In some gas turbine engine architectures where speed reduction transmission is required, the central sun gear generally receives rotary input from the engine core, the outer ring gear is stationary and the planet gear carrier rotates in the same direction as the sun gear to provide torque output at a reduced rotational speed. In contrast, in star gear trains, the planet carrier is held stationary and the output shaft is driven by the ring gear in a direction opposite that of the sun gear.
The epicyclic gear systems require lubrication during operation and typically include oil spray bar and oil baffles within the carriers. Although effective, such carrier arrangements typically require multiple components and relatively complicated assembly in which side walls of the carrier are assembled around the planet gears, separate oil spray bars and oil baffles.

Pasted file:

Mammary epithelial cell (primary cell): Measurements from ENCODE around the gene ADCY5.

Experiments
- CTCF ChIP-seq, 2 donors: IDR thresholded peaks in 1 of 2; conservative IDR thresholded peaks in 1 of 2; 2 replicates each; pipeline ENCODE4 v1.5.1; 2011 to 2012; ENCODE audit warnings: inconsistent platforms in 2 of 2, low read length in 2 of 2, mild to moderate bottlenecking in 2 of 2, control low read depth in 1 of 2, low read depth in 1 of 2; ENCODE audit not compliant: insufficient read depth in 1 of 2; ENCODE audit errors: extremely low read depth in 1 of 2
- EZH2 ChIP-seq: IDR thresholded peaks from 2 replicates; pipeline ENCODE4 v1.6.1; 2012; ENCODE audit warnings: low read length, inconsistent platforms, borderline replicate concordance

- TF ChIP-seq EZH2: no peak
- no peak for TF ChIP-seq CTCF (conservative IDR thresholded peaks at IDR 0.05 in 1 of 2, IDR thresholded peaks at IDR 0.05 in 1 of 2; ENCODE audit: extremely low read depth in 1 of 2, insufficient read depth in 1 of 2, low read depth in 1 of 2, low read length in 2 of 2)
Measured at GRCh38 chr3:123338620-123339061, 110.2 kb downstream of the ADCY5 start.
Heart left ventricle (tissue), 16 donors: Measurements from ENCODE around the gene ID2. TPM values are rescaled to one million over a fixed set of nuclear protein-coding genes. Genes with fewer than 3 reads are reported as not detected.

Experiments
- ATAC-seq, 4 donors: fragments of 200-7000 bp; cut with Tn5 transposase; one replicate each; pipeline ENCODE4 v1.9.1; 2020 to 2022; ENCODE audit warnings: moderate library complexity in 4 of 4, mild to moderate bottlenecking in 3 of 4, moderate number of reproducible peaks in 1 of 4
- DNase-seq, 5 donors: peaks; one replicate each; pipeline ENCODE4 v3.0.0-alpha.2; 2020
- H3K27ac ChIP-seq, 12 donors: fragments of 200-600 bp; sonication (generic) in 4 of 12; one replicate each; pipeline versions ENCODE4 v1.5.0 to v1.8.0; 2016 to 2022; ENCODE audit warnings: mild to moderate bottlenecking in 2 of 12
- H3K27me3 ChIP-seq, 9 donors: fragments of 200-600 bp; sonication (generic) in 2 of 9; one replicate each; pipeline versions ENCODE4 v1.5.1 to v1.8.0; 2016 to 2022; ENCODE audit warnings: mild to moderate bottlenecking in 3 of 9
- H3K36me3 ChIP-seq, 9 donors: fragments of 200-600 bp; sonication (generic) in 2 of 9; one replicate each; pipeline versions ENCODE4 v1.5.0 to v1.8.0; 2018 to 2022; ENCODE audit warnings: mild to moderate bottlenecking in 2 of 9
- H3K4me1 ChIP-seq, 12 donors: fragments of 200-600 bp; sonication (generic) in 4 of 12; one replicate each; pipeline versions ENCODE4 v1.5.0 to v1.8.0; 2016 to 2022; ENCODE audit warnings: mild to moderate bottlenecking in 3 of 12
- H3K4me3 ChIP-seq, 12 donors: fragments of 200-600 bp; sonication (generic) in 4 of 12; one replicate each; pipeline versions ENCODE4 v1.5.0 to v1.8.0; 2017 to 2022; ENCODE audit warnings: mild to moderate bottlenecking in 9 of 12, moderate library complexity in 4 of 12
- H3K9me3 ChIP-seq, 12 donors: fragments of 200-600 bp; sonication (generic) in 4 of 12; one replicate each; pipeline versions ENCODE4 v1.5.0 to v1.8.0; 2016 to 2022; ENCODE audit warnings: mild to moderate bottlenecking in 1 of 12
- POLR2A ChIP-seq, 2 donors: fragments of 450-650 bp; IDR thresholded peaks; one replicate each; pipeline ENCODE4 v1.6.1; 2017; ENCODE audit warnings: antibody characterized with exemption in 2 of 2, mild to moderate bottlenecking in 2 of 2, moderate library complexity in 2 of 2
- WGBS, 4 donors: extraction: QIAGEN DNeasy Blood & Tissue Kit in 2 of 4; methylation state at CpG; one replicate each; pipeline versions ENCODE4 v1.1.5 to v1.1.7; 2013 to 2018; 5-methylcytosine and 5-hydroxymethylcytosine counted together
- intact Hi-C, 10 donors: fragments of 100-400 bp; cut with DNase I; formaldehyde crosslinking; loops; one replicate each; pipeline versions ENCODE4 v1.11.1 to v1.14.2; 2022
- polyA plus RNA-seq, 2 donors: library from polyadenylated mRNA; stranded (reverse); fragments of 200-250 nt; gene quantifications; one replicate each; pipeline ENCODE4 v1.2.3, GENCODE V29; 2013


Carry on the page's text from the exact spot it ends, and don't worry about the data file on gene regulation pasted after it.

SUMMARY
A gas turbine engine according to an exemplary embodiment of this disclosure, among other possible things includes a geared architecture with a multiple of intermediate gears, and a baffle with an oil scavenge scoop adjacent to each of the multiple of intermediate gears.
In a further embodiment of any of the foregoing gas turbine engines, each of the multiple of intermediate gears and the baffles are mounted to a rotational carrier.
In a further embodiment of any of the foregoing gas turbine engines, the oil scavenge scoop includes a scavenge passage with an inner scavenge passage wall, an outer scavenge passage wall and a radial outer scavenge passage wall therebetween.
In a further embodiment of any of the foregoing gas turbine engines, the radial outer scavenge passage wall defines a ramp surface.
In a further embodiment of any of the foregoing gas turbine engines, further includes an exit through a baffle end wall adjacent to the radial outer passage.